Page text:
Wednesday, December 18, 2013

The Imbalance in Due Diligence

The Imbalance in Due Diligence

As of late, I’ve been thinking about the term “due diligence.”  As investors move into esoteric sorts of investments, there’s more and more emphasis placed on due diligence.  What do pension officials or financial advisors mean when say that it’s critical to perform thorough due diligence before investing in private equity, real estate, or hedge funds?  After rummaging through the policies and procedures of several pension plans, looking at websites for a few fund of funds, and browsing a couple of conference agendas on the subject of due diligence, I’ve come to the conclusion that most due diligence  processes don’t provide much comfort to investors.

Due diligence is of course the research and analysis that is supposed to proceed any investment.  And indeed most investment organizations conduct large amounts of due diligence.  They have the file cabinets and hard drives to prove that they’ve “kicked the tires” before making an investment.  However, what’s in those files?
 
Name It (1995)
In my experience, most of the due diligence material is of the “check the box” variety.  If anyone asks a money manager or pension plan if they conducted due diligence, they will open file drawers filled with copies of track records, organizational charts, audits, financials, contracts, etc.    During my career as a money manager and a CIO for North Carolina, I spent innumerable days poring through reams of this material.  Every now and again, I found a salient item that raised an important  question.  However, the box checking exercise never told me whether the prospective investment was a good one or not.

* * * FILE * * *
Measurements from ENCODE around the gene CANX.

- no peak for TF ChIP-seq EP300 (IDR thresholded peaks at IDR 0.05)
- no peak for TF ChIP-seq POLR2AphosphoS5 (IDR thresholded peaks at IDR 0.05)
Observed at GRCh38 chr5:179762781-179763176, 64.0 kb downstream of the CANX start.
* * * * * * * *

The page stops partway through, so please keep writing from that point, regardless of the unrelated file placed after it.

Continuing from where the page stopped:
Clearly, operational due diligence is necessary.  After all, it’s important to cover one’s backside.  However, the valuable due diligence – meeting with key decision-makers – usually gets short shrift. In fact, I know all too many money management firms who insist on detailed meetings with key professionals when they make investments, such as buying a company.  However, the money manager usually limits access when institutional investors seek that sort of access. In my experience, it is usually extremely limited and very scripted. 

Knowing the people you are going to entrust with your money is the most important part of the due diligence process.  Nonetheless, less than five percent of due diligence time is spent on getting to know the manager.  If you ask senior pension officials or fund of funds executives (and if they are being honest), I’ll bet that most of their face-to-face contact is with the marketer and client service personnel of hedge funds and private equity firms.  If you have any hope of figuring out in advance whether a manager is any good, you need to spend some serious time with the key folks and get your nose out of the documents.



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